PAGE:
Buried among the predictions for a GOP Election Day tidal wave, there are stories about fears of a "wipeout" of women in the House and Senate. What's unsaid is that the fear is of a wipeout of Democratic women. Of 153 seats held by women in the House and Senate, two-thirds are now held by Democrats. Ironically, this has been a record-breaking year for the number of women filing to run for Congress.
Take a look at the numbers. In the House, a record 262 women ran in primaries this year, 134 Democrats and 128 Republicans. Compare that with 1992, the so-called Year of the Woman, when the numbers were smaller and more skewed: 140 Democrats and only 82 Republicans, for a total of 222. In the Senate this year, 36 women ran, 19 Democrats and 17 Republicans, breaking the 1992 record of 29 candidates, 22 being Democrats. Rather than a "wipeout," there are more women running than ever before, and more women running as Republicans.
The prospect of large numbers of incumbent Democratic women losing "should trouble anyone who believes that a Congress should be truly representative of the people it serves," Rep. Judy Chu, a California Democrat, recently told Politico. In a country where 10 million more women than men cast ballots in the 2008 election and with an electorate that poll after poll shows is firmly center-right, that's an odd thing for a politician to say about GOP women. Republican women running for office, including those endorsed by the Tea Party, are attracting more independent voters and arguably are "truly representative" of the people they want to serve, because those people are supporting fiscally responsible, limited government candidates this year.
Contrast that with the many female Democratic incumbents who are members of a Congress that is responsible—for the first time in U.S. history—for allowing the federal government to operate without a budget. That's something that shocks millions of women who have to meet a monthly budget for their families or manage expenses for their small businesses.
That may explain why so many female candidates come from private-sector backgrounds. Nikki Haley, now leading the South Carolina gubernatorial race, is trained as an accountant; Carly Fiorina and Meg Whitman, both nearly tied in the California Senate and governor's races, are former CEOs, as is Linda McMahon, running slightly behind in the Connecticut Senate race. "They are not only a force in themselves; they represent an immense constituency that establishment feminism forgot—or disdained," Charles Krauthammer recently wrote in the Washington Post.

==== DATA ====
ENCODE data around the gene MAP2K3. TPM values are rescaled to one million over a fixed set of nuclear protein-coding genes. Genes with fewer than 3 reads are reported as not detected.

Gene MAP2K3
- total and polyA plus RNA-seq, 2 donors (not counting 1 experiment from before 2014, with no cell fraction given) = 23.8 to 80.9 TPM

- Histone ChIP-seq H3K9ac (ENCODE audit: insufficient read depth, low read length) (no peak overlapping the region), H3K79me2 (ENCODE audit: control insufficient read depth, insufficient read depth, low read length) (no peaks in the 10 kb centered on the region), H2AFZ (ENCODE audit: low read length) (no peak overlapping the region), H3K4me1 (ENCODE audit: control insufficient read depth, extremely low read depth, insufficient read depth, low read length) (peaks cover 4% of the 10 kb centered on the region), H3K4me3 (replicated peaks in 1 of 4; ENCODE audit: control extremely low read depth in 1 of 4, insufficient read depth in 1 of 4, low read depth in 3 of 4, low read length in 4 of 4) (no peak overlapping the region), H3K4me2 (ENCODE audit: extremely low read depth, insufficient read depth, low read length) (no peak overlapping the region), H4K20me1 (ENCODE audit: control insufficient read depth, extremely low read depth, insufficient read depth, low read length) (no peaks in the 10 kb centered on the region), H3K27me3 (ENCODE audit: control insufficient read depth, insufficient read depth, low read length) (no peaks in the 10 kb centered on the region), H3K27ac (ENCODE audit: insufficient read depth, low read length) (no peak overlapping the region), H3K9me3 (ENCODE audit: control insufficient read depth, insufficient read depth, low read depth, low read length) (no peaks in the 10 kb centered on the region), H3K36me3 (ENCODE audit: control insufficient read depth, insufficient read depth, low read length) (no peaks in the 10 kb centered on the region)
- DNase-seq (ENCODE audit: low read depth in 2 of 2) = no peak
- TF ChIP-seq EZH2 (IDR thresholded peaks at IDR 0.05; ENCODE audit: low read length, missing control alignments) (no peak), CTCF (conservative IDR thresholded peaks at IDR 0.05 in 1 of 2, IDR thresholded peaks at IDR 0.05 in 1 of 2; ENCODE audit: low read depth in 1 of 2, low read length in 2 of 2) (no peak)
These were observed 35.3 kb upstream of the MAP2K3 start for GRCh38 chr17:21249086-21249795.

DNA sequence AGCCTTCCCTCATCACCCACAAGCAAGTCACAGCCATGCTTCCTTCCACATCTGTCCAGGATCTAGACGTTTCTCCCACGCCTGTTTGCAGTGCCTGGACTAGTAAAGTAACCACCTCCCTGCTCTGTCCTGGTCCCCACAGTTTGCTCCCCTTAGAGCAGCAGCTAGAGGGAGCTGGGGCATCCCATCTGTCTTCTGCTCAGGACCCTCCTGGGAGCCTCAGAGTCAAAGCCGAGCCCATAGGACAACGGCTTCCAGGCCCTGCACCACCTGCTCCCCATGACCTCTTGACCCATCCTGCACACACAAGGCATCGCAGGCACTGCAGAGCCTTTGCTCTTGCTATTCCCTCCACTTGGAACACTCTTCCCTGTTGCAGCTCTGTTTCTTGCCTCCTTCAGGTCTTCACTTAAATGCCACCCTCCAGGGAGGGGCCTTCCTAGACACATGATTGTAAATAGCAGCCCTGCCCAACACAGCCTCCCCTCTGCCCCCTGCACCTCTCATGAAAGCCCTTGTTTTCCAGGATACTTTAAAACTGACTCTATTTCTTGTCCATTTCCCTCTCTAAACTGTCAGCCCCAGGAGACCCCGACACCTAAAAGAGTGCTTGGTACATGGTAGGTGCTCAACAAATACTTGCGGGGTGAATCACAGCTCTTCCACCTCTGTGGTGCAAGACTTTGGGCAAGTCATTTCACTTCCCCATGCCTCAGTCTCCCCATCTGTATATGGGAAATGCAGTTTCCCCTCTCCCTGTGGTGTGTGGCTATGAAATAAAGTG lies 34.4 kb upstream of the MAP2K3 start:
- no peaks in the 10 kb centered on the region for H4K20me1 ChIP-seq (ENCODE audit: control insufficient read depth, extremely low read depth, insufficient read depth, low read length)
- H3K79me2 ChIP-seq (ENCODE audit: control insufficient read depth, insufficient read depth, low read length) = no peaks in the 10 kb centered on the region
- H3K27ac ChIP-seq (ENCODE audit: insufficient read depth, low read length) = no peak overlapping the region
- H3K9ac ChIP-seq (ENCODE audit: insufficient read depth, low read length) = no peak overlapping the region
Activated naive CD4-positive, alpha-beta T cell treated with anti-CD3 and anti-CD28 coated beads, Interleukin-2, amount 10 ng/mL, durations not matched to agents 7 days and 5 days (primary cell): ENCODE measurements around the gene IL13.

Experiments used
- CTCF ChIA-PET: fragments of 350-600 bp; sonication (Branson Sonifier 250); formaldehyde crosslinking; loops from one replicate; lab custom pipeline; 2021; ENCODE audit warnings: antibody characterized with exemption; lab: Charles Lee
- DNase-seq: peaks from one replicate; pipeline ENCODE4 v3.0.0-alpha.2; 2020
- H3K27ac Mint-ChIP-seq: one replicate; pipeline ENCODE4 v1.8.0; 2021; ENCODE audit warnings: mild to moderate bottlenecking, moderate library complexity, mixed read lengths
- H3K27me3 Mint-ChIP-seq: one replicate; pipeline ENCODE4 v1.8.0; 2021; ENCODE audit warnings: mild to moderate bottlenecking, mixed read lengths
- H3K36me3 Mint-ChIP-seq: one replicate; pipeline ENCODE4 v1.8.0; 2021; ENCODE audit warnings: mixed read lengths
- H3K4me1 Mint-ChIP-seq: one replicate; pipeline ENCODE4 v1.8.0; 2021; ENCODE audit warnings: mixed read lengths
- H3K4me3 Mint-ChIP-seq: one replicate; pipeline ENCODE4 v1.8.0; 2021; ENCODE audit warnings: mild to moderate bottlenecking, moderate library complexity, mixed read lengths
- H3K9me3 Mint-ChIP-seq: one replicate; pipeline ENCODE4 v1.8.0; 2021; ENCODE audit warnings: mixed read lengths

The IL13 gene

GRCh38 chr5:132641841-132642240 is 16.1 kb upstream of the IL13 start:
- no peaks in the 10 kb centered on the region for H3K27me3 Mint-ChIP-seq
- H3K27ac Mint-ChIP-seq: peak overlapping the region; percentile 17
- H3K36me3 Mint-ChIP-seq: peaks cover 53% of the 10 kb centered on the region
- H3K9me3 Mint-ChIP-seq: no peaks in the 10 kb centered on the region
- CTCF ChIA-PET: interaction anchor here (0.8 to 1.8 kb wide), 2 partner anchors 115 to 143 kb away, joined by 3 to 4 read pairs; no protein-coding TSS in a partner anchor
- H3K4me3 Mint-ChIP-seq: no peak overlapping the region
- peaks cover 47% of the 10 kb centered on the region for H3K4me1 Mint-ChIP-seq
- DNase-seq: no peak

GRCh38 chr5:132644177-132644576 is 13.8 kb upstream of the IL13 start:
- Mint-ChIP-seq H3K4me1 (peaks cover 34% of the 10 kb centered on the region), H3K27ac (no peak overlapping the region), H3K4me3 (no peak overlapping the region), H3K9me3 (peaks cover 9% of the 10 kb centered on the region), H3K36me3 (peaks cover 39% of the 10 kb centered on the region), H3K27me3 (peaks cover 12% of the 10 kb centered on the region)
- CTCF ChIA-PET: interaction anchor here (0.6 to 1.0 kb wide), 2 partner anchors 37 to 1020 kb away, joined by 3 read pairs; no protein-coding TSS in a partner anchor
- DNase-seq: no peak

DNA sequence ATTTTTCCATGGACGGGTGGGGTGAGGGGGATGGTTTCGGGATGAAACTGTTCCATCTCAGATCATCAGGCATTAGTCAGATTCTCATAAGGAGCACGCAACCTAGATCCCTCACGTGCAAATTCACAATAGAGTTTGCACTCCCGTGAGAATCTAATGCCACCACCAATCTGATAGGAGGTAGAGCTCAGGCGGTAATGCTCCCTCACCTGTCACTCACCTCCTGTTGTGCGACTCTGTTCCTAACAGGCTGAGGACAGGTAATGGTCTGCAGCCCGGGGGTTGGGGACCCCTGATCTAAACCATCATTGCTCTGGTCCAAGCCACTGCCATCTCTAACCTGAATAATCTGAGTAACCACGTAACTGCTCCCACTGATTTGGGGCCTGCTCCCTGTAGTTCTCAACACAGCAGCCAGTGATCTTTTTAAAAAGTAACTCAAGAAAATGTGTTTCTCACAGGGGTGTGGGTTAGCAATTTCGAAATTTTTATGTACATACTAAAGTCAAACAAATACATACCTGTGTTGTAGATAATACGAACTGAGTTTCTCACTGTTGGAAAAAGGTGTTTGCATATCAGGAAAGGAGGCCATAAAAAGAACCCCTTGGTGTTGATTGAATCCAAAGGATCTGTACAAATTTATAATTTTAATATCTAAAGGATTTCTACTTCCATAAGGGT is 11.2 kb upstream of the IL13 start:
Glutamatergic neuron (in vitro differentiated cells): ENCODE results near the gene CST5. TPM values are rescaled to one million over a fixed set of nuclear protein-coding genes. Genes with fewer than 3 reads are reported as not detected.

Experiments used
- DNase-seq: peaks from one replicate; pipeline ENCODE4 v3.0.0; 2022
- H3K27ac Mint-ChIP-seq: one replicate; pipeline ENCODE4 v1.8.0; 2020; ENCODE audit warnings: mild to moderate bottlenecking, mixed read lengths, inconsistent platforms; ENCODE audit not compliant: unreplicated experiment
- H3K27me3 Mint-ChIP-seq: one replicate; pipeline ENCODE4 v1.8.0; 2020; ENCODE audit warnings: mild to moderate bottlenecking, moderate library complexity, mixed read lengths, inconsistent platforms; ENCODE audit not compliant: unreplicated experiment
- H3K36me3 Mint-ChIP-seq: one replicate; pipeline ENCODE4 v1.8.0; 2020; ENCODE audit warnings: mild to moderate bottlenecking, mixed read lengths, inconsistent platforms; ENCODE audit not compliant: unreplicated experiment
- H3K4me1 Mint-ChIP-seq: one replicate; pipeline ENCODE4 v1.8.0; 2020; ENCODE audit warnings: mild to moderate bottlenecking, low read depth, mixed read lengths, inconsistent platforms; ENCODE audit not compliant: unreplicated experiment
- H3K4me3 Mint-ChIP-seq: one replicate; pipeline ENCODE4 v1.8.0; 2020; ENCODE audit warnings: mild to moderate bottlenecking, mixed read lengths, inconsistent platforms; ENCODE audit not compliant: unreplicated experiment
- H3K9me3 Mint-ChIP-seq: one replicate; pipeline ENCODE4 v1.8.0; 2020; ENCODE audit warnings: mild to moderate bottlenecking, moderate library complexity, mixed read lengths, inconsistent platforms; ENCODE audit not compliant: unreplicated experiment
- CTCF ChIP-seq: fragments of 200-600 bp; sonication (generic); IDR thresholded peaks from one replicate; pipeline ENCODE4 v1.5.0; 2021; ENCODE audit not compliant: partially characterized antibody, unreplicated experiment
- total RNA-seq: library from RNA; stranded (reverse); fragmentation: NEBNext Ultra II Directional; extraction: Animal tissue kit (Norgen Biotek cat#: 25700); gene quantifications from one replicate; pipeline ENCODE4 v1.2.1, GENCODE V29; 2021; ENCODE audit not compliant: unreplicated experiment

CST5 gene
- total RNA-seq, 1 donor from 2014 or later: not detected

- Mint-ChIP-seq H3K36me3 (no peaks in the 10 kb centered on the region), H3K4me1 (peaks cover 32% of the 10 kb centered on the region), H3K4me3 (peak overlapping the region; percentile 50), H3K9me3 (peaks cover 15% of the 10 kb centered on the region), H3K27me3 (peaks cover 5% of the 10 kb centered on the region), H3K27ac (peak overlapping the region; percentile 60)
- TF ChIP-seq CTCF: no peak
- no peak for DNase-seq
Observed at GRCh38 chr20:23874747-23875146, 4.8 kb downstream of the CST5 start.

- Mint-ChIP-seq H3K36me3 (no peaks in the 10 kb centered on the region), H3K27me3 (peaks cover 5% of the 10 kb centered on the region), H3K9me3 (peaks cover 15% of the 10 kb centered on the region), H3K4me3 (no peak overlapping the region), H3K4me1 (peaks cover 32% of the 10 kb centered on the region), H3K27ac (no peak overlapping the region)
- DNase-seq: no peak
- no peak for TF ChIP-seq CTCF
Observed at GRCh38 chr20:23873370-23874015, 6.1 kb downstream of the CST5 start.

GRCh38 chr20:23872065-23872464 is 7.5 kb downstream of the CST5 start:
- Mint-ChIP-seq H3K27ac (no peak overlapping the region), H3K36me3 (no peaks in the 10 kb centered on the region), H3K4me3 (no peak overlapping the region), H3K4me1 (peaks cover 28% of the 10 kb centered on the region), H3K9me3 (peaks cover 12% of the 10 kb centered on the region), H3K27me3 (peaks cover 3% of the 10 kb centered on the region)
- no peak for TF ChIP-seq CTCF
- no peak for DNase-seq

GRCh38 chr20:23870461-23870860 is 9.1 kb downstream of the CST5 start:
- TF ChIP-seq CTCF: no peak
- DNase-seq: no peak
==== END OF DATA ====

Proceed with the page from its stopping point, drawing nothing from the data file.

That constituency is turning out to vote for them. So far, the average Republican turnout in primaries this fall for Senate and governors' races exceeded the Democratic vote for the first time since 1930—by a whopping 4 million votes. According to American University's Center for the Study of the American Electorate, Democratic turnout was the lowest ever this year. No wonder the Democrats are putting Michelle Obama out on the campaign trail. They see a lot of the energy in this election surrounds women, especially on the right.
They also see that GOPers are raising more money than their Democratic opponents. Sharron Angle of Nevada, for example, raised $14 million over three months, compared to her opponent, Senate Majority Leader Harry Reid, who raised only $2 million. Money follows momentum. [See which industries contribute to Reid.]
So does mudslinging. Remember "The Year of the Angry White Male"? The left is painting 2010 as the "Year of the Crazy Republican Lady." For example, the New York Times's Maureen Dowd likened Angle to "the inebriated lady in a country club bar, tossing off outrageous statements and daring anyone to call her on them." The Washington Post's Eugene Robinson recently asked why voters think "things will get better if some crazy, ignorant people are running the show," and then added that Christine O'Donnell's Delaware Senate race "isn't politics. It's insanity." And Gail Sheehy wrote in the Daily Beast that Whitman, Fiorina, and McMahon are "superrich, radical women [who] have earned their cutthroat reputations. They wrestle; they shove; they fire people willy-nilly."